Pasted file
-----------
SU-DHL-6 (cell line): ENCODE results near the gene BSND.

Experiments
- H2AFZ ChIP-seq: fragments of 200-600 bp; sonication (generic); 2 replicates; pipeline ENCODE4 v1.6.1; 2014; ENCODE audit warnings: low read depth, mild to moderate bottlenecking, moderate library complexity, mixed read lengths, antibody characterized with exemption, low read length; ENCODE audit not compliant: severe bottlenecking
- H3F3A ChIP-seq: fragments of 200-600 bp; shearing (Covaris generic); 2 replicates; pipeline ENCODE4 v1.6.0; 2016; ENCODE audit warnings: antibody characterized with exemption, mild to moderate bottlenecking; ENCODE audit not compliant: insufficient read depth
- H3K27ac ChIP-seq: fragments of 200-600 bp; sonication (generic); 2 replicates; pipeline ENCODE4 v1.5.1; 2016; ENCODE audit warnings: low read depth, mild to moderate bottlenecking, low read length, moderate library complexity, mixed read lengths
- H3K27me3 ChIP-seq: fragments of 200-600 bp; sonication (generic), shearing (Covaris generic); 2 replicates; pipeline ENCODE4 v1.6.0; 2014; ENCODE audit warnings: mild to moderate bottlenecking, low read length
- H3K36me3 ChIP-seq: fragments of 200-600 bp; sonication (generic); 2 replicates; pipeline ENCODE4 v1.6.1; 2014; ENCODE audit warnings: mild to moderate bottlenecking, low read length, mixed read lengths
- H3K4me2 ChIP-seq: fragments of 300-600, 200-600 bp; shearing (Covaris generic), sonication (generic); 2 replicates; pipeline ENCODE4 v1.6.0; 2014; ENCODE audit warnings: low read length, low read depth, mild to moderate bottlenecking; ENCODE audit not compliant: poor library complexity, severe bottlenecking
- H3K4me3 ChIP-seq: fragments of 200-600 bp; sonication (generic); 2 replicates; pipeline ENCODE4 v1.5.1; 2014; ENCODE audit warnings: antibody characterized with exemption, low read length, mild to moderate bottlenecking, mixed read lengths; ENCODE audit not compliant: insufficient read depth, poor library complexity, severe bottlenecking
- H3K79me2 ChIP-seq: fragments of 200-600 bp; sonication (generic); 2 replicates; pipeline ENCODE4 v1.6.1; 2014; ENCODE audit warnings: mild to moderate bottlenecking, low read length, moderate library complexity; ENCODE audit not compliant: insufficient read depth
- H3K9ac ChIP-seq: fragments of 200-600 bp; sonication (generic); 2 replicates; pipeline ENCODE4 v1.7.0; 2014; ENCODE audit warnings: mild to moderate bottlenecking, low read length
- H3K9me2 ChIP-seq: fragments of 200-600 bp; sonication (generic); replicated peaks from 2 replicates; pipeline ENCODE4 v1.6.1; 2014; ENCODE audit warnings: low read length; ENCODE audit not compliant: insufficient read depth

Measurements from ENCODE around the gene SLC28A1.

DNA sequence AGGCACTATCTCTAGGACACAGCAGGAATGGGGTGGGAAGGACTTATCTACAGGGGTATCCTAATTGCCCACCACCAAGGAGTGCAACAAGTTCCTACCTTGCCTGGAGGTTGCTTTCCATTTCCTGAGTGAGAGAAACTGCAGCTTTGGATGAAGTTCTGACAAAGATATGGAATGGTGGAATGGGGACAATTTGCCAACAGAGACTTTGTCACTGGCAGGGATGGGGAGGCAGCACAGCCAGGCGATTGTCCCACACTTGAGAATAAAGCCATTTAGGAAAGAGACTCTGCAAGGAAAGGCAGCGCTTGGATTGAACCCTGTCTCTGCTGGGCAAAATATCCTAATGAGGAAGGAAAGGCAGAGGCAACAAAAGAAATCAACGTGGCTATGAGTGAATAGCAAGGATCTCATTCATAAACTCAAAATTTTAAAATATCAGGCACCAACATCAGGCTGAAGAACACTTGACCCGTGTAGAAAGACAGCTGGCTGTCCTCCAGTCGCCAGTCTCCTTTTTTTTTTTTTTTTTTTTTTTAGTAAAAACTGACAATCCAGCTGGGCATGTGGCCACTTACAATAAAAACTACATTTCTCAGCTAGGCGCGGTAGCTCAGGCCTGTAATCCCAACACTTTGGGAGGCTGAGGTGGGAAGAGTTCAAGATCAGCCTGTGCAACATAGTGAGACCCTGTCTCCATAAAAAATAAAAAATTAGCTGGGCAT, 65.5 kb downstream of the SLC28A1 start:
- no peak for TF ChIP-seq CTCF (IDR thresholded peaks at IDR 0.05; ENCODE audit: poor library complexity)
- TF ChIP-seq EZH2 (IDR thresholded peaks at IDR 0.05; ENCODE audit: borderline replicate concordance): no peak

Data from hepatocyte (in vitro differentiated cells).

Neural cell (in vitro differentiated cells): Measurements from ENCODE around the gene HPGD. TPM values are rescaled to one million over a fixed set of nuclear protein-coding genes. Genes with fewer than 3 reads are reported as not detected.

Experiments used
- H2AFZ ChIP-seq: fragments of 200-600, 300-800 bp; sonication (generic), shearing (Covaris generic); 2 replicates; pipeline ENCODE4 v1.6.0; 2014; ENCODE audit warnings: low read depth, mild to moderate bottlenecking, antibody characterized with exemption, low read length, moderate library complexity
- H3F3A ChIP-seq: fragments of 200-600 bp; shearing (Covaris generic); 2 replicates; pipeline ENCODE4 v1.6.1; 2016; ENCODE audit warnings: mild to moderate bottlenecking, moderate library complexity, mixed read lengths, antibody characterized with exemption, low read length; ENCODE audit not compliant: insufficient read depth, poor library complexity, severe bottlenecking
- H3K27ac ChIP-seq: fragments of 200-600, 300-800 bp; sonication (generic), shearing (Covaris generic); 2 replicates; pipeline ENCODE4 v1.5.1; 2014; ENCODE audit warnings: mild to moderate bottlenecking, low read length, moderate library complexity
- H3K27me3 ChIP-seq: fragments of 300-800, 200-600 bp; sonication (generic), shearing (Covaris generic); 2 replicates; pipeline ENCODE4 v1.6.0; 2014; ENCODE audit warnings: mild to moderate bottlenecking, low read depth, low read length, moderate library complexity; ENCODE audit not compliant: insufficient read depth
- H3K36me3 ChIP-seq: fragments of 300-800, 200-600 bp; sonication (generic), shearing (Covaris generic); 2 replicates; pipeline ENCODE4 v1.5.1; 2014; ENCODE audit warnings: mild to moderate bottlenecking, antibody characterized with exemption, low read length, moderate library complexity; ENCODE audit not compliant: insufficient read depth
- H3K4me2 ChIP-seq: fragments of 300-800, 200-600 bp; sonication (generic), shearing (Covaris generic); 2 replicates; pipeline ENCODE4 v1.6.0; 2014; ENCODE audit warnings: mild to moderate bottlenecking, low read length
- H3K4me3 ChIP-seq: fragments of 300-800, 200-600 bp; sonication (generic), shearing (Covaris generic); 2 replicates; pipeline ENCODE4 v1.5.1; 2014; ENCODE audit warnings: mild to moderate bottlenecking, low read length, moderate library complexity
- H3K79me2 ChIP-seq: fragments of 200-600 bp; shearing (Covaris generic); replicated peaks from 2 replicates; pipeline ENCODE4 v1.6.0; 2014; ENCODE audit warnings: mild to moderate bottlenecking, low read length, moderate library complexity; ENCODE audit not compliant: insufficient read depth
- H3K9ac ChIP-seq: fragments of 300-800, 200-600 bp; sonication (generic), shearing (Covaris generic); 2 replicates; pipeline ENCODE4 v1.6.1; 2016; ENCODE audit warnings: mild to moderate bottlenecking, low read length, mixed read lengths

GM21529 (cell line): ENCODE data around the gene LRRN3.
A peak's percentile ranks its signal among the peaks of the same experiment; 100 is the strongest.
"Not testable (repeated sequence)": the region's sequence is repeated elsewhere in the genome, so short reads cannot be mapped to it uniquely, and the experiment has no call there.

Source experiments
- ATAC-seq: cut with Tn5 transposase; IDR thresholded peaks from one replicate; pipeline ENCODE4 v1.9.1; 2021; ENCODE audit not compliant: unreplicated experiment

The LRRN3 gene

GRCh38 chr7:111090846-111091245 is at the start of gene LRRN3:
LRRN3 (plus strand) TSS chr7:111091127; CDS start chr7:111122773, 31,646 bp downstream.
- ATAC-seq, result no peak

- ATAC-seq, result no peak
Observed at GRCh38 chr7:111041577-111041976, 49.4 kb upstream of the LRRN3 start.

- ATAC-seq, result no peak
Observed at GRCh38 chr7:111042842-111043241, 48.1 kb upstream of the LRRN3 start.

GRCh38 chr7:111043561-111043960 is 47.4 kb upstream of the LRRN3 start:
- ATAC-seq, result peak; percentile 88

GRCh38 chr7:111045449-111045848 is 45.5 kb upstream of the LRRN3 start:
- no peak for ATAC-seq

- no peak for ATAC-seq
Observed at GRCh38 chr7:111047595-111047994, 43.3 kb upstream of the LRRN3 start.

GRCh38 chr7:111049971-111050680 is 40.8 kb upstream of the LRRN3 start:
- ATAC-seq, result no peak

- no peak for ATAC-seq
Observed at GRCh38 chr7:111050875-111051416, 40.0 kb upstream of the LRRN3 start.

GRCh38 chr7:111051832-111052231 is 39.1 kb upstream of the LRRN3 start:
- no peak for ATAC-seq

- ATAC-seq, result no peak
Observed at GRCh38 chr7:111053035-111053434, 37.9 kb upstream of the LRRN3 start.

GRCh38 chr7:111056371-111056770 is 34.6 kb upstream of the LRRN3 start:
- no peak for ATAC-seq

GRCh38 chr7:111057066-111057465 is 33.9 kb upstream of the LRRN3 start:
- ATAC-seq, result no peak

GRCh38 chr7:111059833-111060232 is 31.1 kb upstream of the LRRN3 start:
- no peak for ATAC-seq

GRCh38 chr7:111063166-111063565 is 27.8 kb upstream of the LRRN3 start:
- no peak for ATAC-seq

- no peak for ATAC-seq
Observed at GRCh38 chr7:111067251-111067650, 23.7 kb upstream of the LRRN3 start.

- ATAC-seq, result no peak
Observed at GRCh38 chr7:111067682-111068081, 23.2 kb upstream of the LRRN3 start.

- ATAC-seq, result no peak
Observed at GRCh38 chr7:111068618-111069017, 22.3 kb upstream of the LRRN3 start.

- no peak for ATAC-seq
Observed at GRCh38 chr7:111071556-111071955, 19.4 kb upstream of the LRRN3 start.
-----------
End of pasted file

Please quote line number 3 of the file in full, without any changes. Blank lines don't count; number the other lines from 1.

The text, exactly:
- H2AFZ ChIP-seq: fragments of 200-600 bp; sonication (generic); 2 replicates; pipeline ENCODE4 v1.6.1; 2014; ENCODE audit warnings: low read depth, mild to moderate bottlenecking, moderate library complexity, mixed read lengths, antibody characterized with exemption, low read length; ENCODE audit not compliant: severe bottlenecking